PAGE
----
Ex-president’s retrial starts
The retrial of former president Park Geun-hye began yesterday over the sprawling corruption scandal that saw her impeached, convicted and jailed, only for the hearing to end after five minutes. Park, the nation’s first female president, boycotted the session, Yonhap news agency reported. She has refused to take part in the judicial proceedings against her for more than two years. As a result, the Seoul High Court adjourned and scheduled another session for Jan. 31, when it is to move straight to closing arguments, Yonhap reported.
Israel attacks base: army
Israeli jets attacked the main T4 air base in Homs province, the army said on Tuesday, adding that its air defenses downed several missiles in strikes that caused only material damage. An army spokesman told state media that four Israeli missiles did reach the base, but said air defenses intercepted several others. State television earlier did not say who was behind the attack on the major air base, which Israel accuses of hosting an Iranian military presence and has attacked several times in recent years. The army statement said that the Israeli jets flew from Tanf to the southeast, where the US has set up a base near the Iraqi-Jordanian border.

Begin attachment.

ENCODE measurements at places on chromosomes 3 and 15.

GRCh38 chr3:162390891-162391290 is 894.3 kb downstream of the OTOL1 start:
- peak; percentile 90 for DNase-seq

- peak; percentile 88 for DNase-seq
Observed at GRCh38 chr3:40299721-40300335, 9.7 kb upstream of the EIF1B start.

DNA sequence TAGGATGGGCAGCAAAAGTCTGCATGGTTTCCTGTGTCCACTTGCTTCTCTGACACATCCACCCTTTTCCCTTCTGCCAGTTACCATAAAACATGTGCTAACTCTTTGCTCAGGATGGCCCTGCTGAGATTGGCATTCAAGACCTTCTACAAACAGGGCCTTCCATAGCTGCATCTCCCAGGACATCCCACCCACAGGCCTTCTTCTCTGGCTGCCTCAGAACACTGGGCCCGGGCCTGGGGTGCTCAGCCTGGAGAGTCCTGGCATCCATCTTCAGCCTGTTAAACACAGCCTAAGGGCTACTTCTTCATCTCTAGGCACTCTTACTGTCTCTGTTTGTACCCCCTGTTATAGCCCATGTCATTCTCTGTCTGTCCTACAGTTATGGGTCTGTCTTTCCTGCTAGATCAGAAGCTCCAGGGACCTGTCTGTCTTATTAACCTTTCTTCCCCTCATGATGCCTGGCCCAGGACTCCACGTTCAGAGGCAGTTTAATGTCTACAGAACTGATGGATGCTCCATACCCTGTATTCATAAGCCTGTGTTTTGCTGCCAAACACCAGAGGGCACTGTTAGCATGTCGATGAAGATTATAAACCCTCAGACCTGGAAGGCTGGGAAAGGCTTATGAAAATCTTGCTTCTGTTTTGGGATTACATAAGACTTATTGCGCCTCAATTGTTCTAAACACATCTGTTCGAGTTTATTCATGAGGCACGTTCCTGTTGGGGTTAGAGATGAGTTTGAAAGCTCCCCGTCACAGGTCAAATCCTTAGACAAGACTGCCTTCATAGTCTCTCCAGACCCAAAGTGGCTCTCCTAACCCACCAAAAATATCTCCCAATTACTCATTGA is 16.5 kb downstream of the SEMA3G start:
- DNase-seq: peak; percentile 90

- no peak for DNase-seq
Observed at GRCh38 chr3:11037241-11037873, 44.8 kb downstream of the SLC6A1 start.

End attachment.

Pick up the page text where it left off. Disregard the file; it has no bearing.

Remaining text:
Flynn seeks to retract plea
President Donald Trump’s former national security advisor Michael Flynn on Tuesday asked a judge for permission to withdraw his guilty plea in the Russia election interference probe. In a big reversal, Flynn’s lawyers argued that prosecutors contravened a plea agreement that he struck with them, because they demanded he give false testimony. Flynn, a retired US Army lieutenant general, lasted only 22 days in the job in the early days of Trump’s administration. He was being investigated for his contacts with Russians when he was removed and eventually pleaded guilty to lying to the FBI. His lawyers claimed that after Flynn changed his legal team in June, prosecutors demanded that he admit falsely that he knowingly lied in filing forms with the Department of Justice that concealed work his lobbying firm did for the government of Turkey.